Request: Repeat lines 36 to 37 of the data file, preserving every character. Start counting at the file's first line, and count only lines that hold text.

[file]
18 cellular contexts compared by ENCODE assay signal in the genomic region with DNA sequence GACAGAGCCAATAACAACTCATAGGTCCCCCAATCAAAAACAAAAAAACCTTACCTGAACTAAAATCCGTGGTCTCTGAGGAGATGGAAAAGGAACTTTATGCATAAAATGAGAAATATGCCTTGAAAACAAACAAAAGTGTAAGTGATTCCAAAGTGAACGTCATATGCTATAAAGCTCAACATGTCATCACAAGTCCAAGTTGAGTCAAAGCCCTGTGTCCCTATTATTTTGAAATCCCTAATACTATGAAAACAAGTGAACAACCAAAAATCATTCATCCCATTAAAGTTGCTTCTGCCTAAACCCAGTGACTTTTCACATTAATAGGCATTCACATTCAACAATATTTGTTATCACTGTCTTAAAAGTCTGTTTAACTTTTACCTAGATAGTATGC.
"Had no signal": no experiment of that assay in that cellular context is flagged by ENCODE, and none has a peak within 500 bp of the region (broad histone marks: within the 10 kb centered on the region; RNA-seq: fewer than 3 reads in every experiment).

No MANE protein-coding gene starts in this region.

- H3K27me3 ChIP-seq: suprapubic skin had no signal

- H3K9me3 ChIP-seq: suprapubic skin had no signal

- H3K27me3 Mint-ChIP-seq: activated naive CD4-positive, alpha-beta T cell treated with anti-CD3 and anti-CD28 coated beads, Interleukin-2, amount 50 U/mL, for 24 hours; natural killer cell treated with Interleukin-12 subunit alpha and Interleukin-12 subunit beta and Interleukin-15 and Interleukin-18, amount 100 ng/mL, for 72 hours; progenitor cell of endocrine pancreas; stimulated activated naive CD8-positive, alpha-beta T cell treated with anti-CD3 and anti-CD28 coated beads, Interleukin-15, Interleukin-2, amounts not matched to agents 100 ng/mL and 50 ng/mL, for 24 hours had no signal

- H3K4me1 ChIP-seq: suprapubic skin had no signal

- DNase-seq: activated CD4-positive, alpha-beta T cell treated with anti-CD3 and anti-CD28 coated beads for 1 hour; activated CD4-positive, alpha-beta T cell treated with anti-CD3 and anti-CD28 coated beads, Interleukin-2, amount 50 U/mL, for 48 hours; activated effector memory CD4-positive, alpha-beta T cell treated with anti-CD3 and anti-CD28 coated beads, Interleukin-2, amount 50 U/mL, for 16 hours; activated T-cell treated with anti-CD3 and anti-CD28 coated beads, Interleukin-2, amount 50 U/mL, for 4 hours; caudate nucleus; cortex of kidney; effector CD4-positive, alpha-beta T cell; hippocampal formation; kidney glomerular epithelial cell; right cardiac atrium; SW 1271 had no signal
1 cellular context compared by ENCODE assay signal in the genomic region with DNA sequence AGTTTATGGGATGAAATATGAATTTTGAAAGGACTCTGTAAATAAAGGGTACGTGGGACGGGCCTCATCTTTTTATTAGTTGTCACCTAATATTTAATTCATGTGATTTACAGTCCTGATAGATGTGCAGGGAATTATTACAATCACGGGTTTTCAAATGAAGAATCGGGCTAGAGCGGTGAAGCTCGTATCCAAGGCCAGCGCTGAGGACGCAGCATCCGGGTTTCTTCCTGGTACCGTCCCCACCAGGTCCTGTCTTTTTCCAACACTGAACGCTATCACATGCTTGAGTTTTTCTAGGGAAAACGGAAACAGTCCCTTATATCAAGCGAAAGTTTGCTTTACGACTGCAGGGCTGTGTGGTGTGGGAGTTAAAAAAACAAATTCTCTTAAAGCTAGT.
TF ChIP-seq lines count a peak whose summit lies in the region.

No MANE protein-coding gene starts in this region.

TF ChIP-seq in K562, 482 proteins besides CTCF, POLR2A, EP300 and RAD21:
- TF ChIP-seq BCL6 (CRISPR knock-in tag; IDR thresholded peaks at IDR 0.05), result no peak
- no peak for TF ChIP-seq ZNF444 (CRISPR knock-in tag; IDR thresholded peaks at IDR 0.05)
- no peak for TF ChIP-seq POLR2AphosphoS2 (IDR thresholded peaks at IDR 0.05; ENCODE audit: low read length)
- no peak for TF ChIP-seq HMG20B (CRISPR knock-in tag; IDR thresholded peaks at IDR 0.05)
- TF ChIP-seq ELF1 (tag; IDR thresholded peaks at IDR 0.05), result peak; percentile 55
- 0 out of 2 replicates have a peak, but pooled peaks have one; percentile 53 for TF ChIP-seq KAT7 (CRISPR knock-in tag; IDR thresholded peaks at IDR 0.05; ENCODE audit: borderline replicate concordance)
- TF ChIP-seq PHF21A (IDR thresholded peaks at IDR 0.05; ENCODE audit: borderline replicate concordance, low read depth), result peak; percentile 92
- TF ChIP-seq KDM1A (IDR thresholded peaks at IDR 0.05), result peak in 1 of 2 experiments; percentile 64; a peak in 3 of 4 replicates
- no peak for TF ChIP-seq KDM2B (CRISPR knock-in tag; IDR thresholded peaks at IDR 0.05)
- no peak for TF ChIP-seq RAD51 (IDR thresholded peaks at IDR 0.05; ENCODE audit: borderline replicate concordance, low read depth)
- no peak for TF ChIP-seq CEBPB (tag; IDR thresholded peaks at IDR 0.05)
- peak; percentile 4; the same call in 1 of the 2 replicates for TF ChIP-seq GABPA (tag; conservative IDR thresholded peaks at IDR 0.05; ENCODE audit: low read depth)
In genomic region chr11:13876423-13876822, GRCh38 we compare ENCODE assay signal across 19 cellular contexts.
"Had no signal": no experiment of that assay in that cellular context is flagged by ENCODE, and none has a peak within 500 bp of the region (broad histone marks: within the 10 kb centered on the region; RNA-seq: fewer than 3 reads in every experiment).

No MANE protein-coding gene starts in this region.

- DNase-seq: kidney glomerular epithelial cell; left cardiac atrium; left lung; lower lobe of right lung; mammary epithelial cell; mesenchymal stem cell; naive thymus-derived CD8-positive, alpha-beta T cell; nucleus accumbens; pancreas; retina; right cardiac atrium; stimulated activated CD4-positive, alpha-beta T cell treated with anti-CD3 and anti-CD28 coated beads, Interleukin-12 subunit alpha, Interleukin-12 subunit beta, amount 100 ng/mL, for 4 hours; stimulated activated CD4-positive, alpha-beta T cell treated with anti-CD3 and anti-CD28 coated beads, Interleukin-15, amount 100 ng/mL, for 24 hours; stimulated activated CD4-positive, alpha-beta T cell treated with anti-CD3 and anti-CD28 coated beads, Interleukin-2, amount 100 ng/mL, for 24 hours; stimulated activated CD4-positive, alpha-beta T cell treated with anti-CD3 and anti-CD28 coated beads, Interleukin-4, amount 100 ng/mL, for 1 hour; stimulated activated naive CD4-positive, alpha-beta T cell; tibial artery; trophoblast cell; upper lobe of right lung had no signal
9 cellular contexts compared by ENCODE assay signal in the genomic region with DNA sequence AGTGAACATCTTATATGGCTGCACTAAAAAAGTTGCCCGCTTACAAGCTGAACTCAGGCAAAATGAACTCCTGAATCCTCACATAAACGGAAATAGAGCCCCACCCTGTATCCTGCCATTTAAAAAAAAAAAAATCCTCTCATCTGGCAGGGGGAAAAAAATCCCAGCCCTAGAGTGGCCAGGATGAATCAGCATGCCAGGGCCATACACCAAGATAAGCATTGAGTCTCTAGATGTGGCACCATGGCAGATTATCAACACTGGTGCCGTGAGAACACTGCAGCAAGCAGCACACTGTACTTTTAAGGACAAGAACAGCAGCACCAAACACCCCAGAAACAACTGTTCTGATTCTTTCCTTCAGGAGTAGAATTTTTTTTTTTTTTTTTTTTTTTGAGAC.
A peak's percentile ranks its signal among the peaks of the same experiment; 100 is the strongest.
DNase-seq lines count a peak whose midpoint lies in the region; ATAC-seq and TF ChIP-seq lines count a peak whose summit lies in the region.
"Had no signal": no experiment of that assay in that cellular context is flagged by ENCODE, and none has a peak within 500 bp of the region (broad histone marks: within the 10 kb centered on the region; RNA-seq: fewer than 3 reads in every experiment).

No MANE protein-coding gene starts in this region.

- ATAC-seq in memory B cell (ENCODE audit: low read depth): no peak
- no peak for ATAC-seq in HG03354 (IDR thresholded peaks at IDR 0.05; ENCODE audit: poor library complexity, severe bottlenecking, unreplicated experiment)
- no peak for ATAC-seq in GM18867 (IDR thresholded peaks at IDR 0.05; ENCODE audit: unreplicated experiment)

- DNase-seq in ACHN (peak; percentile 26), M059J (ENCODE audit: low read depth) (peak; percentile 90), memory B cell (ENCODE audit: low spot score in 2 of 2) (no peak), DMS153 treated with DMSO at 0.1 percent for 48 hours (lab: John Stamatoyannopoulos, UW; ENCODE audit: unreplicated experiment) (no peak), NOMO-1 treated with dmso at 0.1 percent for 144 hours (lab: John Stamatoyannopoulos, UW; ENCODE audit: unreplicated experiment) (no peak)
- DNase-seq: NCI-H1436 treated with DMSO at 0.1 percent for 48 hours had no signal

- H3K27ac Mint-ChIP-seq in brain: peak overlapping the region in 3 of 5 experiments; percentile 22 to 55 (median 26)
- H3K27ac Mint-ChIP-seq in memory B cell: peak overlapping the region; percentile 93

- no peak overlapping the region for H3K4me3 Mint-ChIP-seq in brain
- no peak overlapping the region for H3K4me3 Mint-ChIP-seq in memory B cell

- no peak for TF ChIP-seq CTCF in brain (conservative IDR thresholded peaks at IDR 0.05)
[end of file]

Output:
- no peak for ATAC-seq in GM18867 (IDR thresholded peaks at IDR 0.05; ENCODE audit: unreplicated experiment)

- DNase-seq in ACHN (peak; percentile 26), M059J (ENCODE audit: low read depth) (peak; percentile 90), memory B cell (ENCODE audit: low spot score in 2 of 2) (no peak), DMS153 treated with DMSO at 0.1 percent for 48 hours (lab: John Stamatoyannopoulos, UW; ENCODE audit: unreplicated experiment) (no peak), NOMO-1 treated with dmso at 0.1 percent for 144 hours (lab: John Stamatoyannopoulos, UW; ENCODE audit: unreplicated experiment) (no peak)